This is just a sample of some horror stories. If they mention they like a certain preacher, church, or school, that could change a pleasant visit into the proverbial laying your head on the chopping block. I have even heard of such an innocent comment leading to the missionary being denied getting to present his ministry after all and being sent on his way with no love offering! This is criminal!
3. Abuse in the supporting process.
Some actually get through the above with such pastors and get support while on the field. Then, they feel in a few of these pastor’s cases that they are ever being watched with a nitpicking eye. At times it seems they are vultures just waiting to cut support and leave the missionary in a difficult place until the next furlough. Of course there are real reasons to drop support if there are major doctrinal changes, or a denial of the great fundamentals of the faith, or a failure to serve, but smaller things and whims should never do something that would endanger a missionary family and jeopardize their work for Christ.
As an example, think of social media sites like Facebook. What a blessing it could be to a lonely missionary to both stay connected to family and dear friends and to share pray needs with supporters. ( I always read the statuses of missionaries on my newsfeed when I see them.) What a win-win situation, but there is the fear that the activity, or outfit, or personal opinion, that they would love to share with family might make some pastor angry and support will be lost.
Then they are faced with two scenarios. They are either forced to back away from social media, or they can present an image of themselves that is not altogether who they are and they are left feeling dishonest. Neither is an option that any missionary should ever face.
Then there are pastors who visit the field and forgo the opportunity to pour fellowship and encouragement into these valiant soldiers of the cross. Instead they criticize and force unneeded counsel in an area they really know nothing about. For example, I know of a well known pastor who went to the field once and told the missionaries there that they were failing because they didn’t have a bus ministry!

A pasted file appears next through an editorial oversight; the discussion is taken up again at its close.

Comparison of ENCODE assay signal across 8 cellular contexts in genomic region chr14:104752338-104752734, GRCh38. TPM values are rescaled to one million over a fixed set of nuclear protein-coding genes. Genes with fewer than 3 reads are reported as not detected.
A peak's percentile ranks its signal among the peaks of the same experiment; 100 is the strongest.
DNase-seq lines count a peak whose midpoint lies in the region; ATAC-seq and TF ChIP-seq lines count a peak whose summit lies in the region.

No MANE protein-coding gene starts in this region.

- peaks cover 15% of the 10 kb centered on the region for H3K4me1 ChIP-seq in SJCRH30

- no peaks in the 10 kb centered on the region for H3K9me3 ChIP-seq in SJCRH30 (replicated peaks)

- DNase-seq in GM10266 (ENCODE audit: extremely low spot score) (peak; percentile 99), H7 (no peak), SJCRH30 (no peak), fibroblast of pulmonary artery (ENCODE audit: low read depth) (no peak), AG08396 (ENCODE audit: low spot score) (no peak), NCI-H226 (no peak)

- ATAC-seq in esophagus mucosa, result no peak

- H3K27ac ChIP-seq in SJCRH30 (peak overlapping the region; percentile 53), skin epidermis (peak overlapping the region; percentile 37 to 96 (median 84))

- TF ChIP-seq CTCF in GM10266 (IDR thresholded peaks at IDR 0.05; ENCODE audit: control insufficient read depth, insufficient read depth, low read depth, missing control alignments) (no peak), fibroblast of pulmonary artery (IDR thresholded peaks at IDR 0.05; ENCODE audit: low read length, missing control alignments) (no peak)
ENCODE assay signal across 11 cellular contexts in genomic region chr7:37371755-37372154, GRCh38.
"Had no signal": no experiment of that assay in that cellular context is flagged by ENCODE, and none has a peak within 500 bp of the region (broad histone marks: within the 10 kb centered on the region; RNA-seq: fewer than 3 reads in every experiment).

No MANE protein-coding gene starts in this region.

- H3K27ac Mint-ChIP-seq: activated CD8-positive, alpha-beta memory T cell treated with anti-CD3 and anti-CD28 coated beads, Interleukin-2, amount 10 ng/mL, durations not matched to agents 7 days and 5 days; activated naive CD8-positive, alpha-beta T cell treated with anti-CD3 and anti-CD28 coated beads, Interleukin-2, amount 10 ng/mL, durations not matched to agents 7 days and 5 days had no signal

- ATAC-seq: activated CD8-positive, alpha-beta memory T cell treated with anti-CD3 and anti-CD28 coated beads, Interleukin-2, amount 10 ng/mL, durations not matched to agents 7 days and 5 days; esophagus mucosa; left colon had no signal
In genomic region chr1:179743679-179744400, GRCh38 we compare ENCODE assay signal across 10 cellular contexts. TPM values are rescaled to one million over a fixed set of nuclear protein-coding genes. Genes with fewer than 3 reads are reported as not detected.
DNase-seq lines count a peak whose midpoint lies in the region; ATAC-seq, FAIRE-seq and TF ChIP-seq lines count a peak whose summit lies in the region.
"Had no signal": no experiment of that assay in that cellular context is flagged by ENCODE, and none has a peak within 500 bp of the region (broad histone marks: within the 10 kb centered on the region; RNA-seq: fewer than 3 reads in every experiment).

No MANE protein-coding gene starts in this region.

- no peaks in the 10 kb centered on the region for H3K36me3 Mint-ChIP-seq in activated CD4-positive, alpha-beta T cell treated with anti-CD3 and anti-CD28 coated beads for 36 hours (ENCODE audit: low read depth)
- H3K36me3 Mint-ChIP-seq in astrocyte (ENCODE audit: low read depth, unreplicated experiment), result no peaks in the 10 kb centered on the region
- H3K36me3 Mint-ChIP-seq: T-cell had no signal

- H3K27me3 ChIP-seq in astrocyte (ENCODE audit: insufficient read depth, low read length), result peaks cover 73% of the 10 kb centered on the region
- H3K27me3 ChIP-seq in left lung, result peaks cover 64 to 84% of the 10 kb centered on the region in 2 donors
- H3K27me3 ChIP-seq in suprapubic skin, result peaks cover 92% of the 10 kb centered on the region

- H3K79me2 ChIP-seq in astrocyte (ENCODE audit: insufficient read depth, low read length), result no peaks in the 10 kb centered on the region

It seems to me that in these cases the sacrifice made is forgotten. The heroic nature of what they have given their lives to is overlooked. Use your imagination and think how you would feel. I can just see that missionary missing fun things he did at home. I can see that missionary wife slipping to her room to hide her tears that the family will gather for Christmas and she will not be there. I can see that missionary child asking why they never get to see Grandma. The costs are real, the sacrifice substantial, and we should honor it as such and give every benefit of the doubt.
One of the greatest badges of honor Independent Baptists can hold up is the great band of dedicated missionaries they have sent around the world. Why any of our number would ever do anything to increase their load is beyond me. No matter what others may do, I stand before our missionaries today and tip my hat to them for their glorious service to our worthy Christ! I want to enter into their labors by offering every possible encouragement I can. Dear missionaries, I thank God for you and for your taking the Gospel for me to the world. Every one of you the Lord has allowed me to know has enriched my life. May every pastor neither complicate their lives, nor miss a golden opportunity to encourage every one of them.
Find all articles in the series here.